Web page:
Classics swarm into Hertfordshire for huge charity show


Well over 1000 vehicles converged on Harpenden yesterday afternoon for Classics on the Common as the massively popular charity event celebrated its 21st birthday. As one regular put it: "About half of the town turns out to admire the cars. It's still the best show that we do."

Event managed Richard Bellingham, on behalf of the organiser Harpenden Village Rotary Club, said: "The highlight of the show for me was seeing so many people obviously enjoying themsevles and helping to raise a substantial amount of money for our charities – possibly more than last year's record £24,000."

This year’s main beneficiaries are the Community Meeting Point, the Alzheimer’s Society, Youth Talk, Macmillan Cancer Support and Guildford Rotary Eye Project.

As always, it’s the sheer variety and happy mixtures that stand out, such as a Magneta Triumph Dolomite Sprint next to a Modena Green Ford Escort RS2000 Mk1 – period rivals in immaculate condition that drew the crowds all night.

A few rows back there was a lovely Lotus Eleven with a superb JAP-engined Morgan three-wheeler, while directly in front of them was a much-raced 1954 Cooper-Jaguar T33 alongside a stunning ’67 Shelby GT350 acquired by Alex Pilling in ’99, exactingly restored about a year later and now for sale.

Many cars had been in long-term ownership. Tony Yates bought his delightful ’51 MG TD-1250 as his first car in ’63 – “for the princely sum of £250” – and used it as his daily driver until ’69. It was restored in ’97-’98 following 20 years off the road. “The tub is aluminium over ash,” he explained, “and most of the wood was rotten, but the wings and bonnet are original.”

Alongside was the gleaming ’66 Pontiac LeMans that Sean Murnaghan purchased about five years ago. “It’s something that I’ve always dreamed of owning,” he said, “and that became a reality once the kids had grown up.” He confessed with smile, though, that: “It only does about 300 miles a year, to events within a 50-mile radius of where I live.”

Peter Bell bought his magnificent 1937 Thrupp & Maberly-bodied Rolls-Royce 25/30 Sports Tourer 25 years ago. “We’ve been all over the place with it,” he said, “including France, Spain, Switzerland and Scandinavia. It was restored by the Healey brothers in ’97.”

Now-scarce station wagons are a regular feature of the bustling Hertfordshire gathering, too, such as the 1960 Dodge Dart Pioneer that looked fabulous as it arrived in the early-evening sunshine.

Peugeot 504s have virtually disappeared from the UK’s roads, so it was great to see the 504GR estate that Robert Frost has owned from new in ’82. “We went to Turkey shortly after we bought the car and took it with us,” he recalled. “And soon after we came back I had it properly undersealed. These days we just service it, tinker with it and use it – because it’s still very practical.”

Nearby was the ’66 230 Universal that long-time Mercedes-Benz enthusiast Bob Coxshall acquired last September: “I’d been looking for one for a few years and this came up in Ireland, where it had been languishing for 10 years. I had to do a lot of recommissioning, a fair amount of welding and generally ease everything off.”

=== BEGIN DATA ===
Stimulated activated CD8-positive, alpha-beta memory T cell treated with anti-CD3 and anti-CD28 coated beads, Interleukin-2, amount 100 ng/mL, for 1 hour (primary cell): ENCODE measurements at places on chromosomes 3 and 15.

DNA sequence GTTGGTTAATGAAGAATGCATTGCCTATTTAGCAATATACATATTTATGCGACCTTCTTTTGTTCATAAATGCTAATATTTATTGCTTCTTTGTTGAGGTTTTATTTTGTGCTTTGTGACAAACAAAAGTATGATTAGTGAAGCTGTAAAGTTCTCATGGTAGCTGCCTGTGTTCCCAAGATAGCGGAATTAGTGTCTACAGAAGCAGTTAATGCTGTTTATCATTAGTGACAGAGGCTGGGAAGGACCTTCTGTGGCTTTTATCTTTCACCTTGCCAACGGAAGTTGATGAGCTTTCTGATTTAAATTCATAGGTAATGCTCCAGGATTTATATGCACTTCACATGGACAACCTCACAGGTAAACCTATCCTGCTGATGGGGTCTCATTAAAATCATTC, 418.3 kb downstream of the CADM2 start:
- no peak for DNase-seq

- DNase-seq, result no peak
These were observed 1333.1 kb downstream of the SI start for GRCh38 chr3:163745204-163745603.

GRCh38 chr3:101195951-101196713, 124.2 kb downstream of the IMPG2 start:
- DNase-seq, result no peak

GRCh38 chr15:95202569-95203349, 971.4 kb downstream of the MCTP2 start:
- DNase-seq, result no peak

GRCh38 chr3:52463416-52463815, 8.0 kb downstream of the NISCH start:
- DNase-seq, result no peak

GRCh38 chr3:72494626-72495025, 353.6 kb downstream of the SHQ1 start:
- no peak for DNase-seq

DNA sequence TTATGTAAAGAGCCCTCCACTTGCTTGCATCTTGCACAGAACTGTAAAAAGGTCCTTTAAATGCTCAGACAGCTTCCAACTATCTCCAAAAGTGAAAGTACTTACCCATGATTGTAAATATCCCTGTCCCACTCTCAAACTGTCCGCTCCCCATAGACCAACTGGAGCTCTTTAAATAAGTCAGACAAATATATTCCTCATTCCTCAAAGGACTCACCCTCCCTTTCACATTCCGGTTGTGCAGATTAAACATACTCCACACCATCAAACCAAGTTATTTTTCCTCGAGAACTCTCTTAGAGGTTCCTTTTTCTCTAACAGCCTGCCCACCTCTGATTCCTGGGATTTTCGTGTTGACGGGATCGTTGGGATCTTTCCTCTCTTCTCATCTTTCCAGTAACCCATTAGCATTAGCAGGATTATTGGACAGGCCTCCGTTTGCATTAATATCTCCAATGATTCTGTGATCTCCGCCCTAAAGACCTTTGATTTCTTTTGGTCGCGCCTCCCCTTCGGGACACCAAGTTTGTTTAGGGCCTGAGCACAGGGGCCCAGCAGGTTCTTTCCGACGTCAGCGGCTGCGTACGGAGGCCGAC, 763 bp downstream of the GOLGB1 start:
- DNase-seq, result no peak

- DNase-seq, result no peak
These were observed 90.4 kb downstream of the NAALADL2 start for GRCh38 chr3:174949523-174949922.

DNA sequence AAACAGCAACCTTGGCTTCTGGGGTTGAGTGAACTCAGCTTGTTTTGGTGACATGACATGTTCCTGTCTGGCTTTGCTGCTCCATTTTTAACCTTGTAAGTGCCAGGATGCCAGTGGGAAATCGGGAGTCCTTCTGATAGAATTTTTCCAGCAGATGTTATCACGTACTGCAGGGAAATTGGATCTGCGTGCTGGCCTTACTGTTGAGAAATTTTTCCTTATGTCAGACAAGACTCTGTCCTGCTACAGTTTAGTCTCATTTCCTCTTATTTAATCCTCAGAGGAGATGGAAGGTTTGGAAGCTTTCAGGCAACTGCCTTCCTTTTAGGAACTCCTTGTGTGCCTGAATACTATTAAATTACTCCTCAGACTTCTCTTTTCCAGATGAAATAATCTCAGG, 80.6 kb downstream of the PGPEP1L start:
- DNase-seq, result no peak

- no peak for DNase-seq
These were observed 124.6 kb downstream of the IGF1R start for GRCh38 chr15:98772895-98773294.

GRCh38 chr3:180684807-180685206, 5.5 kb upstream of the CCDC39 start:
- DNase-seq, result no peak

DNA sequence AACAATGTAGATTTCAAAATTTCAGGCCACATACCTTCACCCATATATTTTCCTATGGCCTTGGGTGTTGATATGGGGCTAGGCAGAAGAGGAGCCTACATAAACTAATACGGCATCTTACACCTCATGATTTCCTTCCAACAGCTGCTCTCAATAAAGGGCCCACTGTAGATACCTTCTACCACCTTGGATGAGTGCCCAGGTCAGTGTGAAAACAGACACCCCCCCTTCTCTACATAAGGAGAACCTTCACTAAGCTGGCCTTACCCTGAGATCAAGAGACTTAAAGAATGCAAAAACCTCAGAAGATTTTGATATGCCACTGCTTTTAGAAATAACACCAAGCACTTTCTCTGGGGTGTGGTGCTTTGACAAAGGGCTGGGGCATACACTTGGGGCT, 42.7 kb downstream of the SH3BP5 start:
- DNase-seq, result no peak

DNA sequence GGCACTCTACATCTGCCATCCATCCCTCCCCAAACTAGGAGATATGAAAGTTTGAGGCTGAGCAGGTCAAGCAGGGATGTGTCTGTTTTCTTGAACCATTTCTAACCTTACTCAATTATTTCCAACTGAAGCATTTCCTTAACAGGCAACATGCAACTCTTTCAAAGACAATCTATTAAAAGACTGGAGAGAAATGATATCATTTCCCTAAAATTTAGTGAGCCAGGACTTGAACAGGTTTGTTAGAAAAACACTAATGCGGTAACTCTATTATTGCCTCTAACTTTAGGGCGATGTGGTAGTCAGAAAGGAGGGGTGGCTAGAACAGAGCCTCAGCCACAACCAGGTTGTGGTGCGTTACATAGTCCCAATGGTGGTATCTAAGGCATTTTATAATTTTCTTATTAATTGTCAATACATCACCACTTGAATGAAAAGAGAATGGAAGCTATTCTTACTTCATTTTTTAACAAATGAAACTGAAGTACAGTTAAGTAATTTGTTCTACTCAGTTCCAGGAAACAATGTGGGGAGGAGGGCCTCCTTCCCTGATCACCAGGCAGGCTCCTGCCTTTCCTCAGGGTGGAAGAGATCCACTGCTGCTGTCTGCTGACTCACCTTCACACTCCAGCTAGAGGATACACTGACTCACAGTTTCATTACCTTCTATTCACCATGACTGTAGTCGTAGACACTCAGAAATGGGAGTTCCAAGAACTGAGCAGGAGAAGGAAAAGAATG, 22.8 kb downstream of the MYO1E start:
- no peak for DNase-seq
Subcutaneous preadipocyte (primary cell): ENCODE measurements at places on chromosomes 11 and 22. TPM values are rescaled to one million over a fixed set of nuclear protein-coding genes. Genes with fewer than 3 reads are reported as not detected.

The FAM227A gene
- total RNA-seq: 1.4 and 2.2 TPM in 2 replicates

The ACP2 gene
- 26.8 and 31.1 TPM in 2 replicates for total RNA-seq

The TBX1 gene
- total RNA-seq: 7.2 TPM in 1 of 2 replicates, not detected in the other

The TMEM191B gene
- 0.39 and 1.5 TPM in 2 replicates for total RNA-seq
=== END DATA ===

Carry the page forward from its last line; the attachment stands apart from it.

Kevin Grist had a Sunbeam Rapier as his first car, but sadly it was written off when someone drove into the back of it. “But I’d always had it in the back of my mind to have another one,” he said. “The club believes that it could be the only one left with a four-speed Borg-Warner automatic gearbox.” It was restored by Kevin Sylvester (on the right): “The Sunbeam was last used in 2000, although it had clearly been well-maintained mechanically but was rusty. It needed a complete new bottom, plus most of the back end. Hardly any panels are available, so I started with cut-down P6 wings at the rear.”

There was lots of exotica to be found, too, including two gorgeous Iso Grifos and a Ferrari 275GTS – although the Prancing Horses insisted on parking together, which isn’t in the spirit of the event. Still, the mostly modern selection went down well with the youngsters.

And here’s some of the other varied machinery from around the two commons:

Lovely two-tone ‘Three Graces’ Ford Zodiac convertible

AC 428 fastback is another Harpenden regular

Lancia Fulvia 1.6HF with cute Austin A35 van

Vauxhall Chevanne was also immaculate

A funky Saab pair, of Sonnet with early 95; Viva GT looked great in the sun, too

Mini 1275GT was in fantastic condition…

…as was timewarp Talbot Tagora 2.2GL, with just 23,000 miles on the clock!

Another unlikely pairing: Austin Westminster with Shaun Lilley’s Citroën GSA Pallas

One of several MG Magnettes at Harpenden show, with superb Ford Escort

Outstanding Porsche 912 in (we think) Blood Orange





My fathers first car was a cream Ford Consul that looked exactly like that
lovely Ford Zodiac..Was that the regular car equivalent of Rolls Royce and Bentley!?

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